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CORPORATE GOVERNANCE AND FIRM VALUATION IN EMERGING MARKETS: EVIDENCE FROM UAE LISTED COMPANIES IN THE MIDDLE EAST

Mohamed Adawi, Kami Rwegasira

DOI: 10.22495/cocv11i1c7art3

Abstract

There has been previous empirical research on corporate governance and board of directors which focused on attempting to find a direct relationship between internal governance variables and firm valuation. It has however also been argued that there are differences in the nature, direction, magnitude and processes of operation of this relationship between developed and developing financial markets because of differences in their respective economic, social, regulatory framework and market behaviour . This study examines this relationship in the context of the United Arab Emirates (UAE) as one of the emerging markets in order to extend evidence further beyond the western developed capital markets into the Middle East. Does the prevalence of family-ownership in the UAE for example matter to the company valuation? What about the presence of institutional ownership or ownership concentration? And do the corporate communication and disclosure scores published by the UAE Institutional Investor in cooperation with Hawkamah, The Institute for Corporate Governance; have any relationship to corporate valuation? More specifically this study, using multiple regression analysis, examines the impact of firm level internal corporate governance indicators namely board structure, ownership structure, and transparency and disclosure governance practices on the valuation of listed companies in the UAE after controlling for company size, industry, leverage, and dividend payout using Tobin’s Q, Price - Earning Ratio (PER) and Price - Book Value Ratio (PBVR) as surrogates for company valuation. The results show no significant relationship between internal corporate governance indicators and company valuation when using Tobin’s Q and PBR as measures of company valuation. However they reveal statistically significant links between some of the internal corporate governance indicators on the one hand and company market valuation on the other when company valuation is measured by the price earnings ratio (PER) which is one of the most common and important stock market indicators for investors. These results suggest that the company valuation measures like the price earnings ratio which explicitly reflects the financial markets assessment of the firm investment and dividend policies lead to a better correlation with internal corporate governance indicators. Moreover, the regression results indicate that the frequency of board meetings, adoption of best transparency practices and the presence of private institutional investors such as sovereign wealth funds are the most significant internal corporate governance variables in accounting for differences in company market values in the UAE. The structural aspects of the board such as size and composition turned out not to be statistically significant in their impact on company valuation.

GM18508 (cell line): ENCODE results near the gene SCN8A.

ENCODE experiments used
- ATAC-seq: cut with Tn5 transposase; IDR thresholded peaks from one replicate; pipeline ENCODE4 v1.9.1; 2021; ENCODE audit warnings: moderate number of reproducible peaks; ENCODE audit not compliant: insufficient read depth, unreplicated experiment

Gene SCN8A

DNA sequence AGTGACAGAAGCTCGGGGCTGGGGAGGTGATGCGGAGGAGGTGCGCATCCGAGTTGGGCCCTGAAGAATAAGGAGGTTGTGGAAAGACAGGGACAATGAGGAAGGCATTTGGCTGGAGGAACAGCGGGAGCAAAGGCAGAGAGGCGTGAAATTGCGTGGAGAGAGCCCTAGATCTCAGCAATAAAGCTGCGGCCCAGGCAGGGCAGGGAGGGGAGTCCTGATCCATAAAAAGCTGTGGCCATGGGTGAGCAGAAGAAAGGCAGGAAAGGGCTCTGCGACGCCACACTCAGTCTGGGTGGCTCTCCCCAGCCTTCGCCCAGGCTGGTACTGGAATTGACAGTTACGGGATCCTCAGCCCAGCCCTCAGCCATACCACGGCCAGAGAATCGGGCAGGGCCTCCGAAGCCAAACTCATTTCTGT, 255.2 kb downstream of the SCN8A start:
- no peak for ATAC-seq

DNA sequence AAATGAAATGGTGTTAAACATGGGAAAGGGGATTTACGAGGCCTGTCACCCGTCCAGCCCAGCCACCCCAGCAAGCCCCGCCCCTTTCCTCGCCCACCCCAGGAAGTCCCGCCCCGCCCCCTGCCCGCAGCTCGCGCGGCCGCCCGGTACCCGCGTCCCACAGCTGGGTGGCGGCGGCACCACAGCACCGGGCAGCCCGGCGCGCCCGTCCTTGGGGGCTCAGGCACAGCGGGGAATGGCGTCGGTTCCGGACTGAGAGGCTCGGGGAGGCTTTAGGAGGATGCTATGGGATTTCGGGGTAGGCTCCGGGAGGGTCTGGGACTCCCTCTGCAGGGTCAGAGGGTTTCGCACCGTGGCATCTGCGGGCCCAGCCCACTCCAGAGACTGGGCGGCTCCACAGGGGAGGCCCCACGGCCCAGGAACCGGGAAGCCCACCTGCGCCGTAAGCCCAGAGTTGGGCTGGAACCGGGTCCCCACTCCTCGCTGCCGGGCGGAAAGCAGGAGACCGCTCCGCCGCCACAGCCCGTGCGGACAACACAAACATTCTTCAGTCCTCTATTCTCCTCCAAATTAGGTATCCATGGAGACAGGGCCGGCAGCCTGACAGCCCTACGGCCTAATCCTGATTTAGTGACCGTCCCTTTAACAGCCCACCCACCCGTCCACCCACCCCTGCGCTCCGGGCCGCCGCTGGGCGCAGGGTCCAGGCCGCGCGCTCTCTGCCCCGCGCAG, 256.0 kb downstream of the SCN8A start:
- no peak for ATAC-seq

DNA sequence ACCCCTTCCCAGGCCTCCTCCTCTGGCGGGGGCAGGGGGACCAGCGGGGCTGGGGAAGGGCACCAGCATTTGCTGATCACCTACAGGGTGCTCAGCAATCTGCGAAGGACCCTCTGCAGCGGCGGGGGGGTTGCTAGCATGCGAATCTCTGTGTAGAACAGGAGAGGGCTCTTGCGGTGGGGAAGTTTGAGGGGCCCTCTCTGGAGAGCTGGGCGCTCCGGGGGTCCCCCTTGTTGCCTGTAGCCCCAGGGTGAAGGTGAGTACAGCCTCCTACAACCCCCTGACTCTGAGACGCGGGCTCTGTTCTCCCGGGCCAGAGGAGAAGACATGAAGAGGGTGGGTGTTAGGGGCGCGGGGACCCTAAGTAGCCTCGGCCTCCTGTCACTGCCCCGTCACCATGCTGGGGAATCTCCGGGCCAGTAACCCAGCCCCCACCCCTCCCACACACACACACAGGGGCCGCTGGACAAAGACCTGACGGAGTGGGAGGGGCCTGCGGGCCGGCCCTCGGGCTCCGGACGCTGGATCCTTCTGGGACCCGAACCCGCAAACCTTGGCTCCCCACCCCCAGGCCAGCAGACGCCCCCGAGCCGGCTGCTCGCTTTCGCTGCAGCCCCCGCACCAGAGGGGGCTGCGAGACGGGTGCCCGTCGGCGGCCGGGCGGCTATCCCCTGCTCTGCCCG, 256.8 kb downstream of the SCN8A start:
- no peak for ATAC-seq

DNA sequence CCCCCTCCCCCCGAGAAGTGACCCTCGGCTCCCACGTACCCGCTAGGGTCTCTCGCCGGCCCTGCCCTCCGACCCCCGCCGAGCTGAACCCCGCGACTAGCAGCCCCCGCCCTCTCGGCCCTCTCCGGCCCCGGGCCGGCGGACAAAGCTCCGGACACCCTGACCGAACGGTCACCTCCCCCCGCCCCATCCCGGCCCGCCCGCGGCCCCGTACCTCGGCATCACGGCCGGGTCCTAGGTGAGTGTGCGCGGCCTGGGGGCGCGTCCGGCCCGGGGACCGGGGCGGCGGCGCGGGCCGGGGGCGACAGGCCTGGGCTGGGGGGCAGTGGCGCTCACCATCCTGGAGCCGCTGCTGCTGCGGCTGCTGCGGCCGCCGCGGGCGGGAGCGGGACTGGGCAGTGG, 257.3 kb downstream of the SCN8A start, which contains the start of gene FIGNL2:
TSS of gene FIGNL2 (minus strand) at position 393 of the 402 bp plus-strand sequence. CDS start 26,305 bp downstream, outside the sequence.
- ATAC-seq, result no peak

Keywords: Corporate Governance, Company Valuation, Corporate Board, Emerging Markets, Middle East, United Arab Emirates (UAE), Abu Dhabi Stock Exchanges (ADX)

How to cite this paper: Adawi, M., & Rwegasira, K. (2013). Corporate governance and firm valuation in emerging markets: evidence from UAE listed companies in the Middle East. Corporate Ownership & Control, 11(1-7), 637-656. http://dx.doi.org/10.22495/cocv11i1...

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